## How To Convert a 32 Bit integer into a color

Since a 32 bit integer consumes exactly 4 bytes and an ARGB color is also exactly 4 bytes, every 32 bit integer represents a color. This article will outline how to convert those integers into colors.

*As a statement of clarification, this article is aware of the Color.FromArgb(value as Integer) method, this article, however is intended to explain on a lower level how to convert a 32 bit integer into a color.

## Creating a method to convert integers into colors

Using a .Net language of your choice, you can follow these steps to create a Function that will convert 32 bit integers into colors. *This example will be given in Visual Basic.Net

• Declare a Function named "IntegerToColor"
• a. This function should have the following:
• A single 32 bit integer parameter named "RGB"
• A return type of System.Drawing.Color
• So far you should have something that looks like this:*
• `1.``Function` `IntegerToColor(``ByRef` `RGB ``As` `Int32) ``As` `System.Drawing.Color`
`2.`` `
`3.``End` `Function`
• The first line of code we will add to this will utilize the BitConverter class to convert the Int32 into an array of Byte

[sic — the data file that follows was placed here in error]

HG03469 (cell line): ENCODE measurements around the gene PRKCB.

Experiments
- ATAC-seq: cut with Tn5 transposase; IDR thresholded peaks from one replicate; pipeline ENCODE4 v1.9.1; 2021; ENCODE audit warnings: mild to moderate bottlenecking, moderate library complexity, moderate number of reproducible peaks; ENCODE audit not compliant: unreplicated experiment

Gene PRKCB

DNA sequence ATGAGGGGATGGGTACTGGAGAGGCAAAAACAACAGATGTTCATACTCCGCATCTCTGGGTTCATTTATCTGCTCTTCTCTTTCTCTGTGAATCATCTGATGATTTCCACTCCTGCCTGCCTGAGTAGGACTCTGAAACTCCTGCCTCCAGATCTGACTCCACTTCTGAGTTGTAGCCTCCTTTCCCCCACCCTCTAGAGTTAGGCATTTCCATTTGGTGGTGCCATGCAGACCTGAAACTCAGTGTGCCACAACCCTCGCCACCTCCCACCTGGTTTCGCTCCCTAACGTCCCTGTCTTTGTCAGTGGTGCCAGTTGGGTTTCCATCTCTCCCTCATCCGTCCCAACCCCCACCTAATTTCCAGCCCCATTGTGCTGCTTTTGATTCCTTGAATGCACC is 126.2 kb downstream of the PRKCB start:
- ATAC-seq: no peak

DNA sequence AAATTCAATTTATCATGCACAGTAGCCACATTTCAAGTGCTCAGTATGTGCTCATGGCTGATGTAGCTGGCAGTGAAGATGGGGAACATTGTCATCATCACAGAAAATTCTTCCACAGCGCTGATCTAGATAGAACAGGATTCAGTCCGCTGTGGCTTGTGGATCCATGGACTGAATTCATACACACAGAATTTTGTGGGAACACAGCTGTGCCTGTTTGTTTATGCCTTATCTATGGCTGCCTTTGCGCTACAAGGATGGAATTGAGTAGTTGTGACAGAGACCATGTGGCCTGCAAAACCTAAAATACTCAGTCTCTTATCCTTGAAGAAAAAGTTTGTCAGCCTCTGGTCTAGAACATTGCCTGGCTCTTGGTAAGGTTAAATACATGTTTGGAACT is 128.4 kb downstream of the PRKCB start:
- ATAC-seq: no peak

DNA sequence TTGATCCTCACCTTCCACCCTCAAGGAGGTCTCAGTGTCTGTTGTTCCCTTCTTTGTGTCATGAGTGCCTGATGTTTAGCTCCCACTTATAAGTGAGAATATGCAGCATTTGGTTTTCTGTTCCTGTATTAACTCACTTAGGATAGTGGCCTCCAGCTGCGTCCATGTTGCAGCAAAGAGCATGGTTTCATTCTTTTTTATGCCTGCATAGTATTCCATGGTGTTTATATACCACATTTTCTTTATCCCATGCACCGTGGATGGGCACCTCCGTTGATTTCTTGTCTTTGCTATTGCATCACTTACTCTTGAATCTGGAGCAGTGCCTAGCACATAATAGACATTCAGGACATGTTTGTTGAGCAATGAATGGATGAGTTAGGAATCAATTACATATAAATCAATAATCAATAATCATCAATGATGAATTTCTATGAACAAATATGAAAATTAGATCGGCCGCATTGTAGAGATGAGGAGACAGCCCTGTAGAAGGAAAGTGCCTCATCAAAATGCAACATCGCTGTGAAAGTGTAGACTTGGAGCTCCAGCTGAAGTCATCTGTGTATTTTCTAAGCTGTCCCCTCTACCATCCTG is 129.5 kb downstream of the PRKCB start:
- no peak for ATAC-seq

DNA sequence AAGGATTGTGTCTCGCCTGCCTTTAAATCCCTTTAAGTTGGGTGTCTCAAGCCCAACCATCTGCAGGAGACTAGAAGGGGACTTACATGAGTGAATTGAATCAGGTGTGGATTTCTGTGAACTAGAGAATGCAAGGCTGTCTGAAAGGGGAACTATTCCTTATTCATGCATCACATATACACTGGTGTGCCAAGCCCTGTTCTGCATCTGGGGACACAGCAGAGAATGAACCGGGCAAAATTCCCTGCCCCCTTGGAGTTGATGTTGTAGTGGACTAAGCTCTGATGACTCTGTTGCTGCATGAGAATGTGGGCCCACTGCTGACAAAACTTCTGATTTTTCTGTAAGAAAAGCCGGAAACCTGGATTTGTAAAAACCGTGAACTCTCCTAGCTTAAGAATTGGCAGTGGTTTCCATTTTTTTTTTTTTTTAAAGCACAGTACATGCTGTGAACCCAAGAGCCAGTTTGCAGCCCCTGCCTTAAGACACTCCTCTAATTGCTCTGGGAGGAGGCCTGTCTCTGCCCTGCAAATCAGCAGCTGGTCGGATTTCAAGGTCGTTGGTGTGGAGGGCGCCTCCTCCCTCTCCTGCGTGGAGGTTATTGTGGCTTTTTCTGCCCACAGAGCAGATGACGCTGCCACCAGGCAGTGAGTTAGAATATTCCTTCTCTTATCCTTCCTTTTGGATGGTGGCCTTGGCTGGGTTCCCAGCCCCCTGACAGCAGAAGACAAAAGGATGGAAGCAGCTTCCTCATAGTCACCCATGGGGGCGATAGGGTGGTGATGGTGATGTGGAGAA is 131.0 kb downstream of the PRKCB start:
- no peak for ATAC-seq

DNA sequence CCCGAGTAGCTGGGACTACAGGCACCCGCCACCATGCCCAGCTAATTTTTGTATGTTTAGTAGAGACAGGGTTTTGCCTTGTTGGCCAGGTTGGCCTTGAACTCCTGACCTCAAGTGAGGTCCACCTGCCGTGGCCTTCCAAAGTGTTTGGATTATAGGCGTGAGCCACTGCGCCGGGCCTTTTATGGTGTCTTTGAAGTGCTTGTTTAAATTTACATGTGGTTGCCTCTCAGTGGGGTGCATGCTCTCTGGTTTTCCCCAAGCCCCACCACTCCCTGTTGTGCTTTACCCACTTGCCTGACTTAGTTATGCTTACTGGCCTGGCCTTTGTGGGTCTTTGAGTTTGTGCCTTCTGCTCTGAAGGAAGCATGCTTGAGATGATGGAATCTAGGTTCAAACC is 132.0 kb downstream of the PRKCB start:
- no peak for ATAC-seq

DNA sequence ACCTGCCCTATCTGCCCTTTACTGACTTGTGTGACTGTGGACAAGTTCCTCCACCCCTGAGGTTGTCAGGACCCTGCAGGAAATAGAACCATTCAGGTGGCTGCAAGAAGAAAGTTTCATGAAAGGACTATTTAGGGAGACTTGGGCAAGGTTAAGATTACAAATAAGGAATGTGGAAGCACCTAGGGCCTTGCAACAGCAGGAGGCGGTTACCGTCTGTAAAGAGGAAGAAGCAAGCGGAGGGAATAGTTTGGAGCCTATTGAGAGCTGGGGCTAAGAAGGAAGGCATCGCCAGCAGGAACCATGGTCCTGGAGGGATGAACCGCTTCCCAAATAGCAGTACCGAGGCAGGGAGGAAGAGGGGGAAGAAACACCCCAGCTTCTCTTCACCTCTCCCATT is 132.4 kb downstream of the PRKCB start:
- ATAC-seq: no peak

• To do this, pass the RGB Int32 argument to BitConverter.GetBytes method, and assign the output of that method to an array of byte
• You should now have something that looks like this:
• `1.``Function` `IntegerToColor(``ByRef` `RGB ``As` `Int32) ``As` `System.Drawing.Color`
`2.``    ``Dim` `Bytes ``As` `Byte``() = BitConverter.GetBytes(RGB)`
`3.``End` `Function`
• An interesting point to make is that regardless of the character length of the Int32, the byte count will always be the same. This is why the 32 bit number 1 can still represent a color that contains 4 values. This can be deceptive to people at first glance, but I assure you that even the 32 bit number 0 represents a color(Black).
• Now that we have retrieved the bytes of that Int32, we want to seperate them into something a bit more understandable to our eyes. Lets create 4 byte variables named the following: Alpha, Red, Green, Blue
• Because of the endianness of an Int32, the bytes that correspond to the Alpha, Red, Green, and Blue bytes will be stored in the array, in reversed order. How do I know its in reversed order? Because you say RGB... Red, Blue, Green is the order, and alpha comes first, so its ARGB. But the Alpha byte is not stored at the first index in the array, it's stored at the 4th index! Red at the third, green at the second, and blue is stored at the first. So now that we know which index the byte is stored at, we can assign that byte to each one of our variables. We also do not need to check the length of the array, because we know that if 1 byte is 8 bits long, then a 32 bit integer has 4 bytes, always.
• Your code should look something like this now:*
• `1.``Function` `IntegerToColor(``ByRef` `RGB ``As` `Int32) ``As` `System.Drawing.Color`
`2.``    ``Dim` `Bytes ``As` `Byte``() = BitConverter.GetBytes(RGB)`
`3.``    ``Dim` `Alpha ``As` `Byte` ``` = Bytes(3)```
`4.``    ``Dim` `Red ``As` `Byte` ``` = Bytes(2)```
`5.``    ``Dim` `Green ``As` `Byte` ``` = Bytes(1)```
`6.``    ``Dim` `Blue ``As` `Byte` ``` = Bytes(0)```
`7.``End` `Function`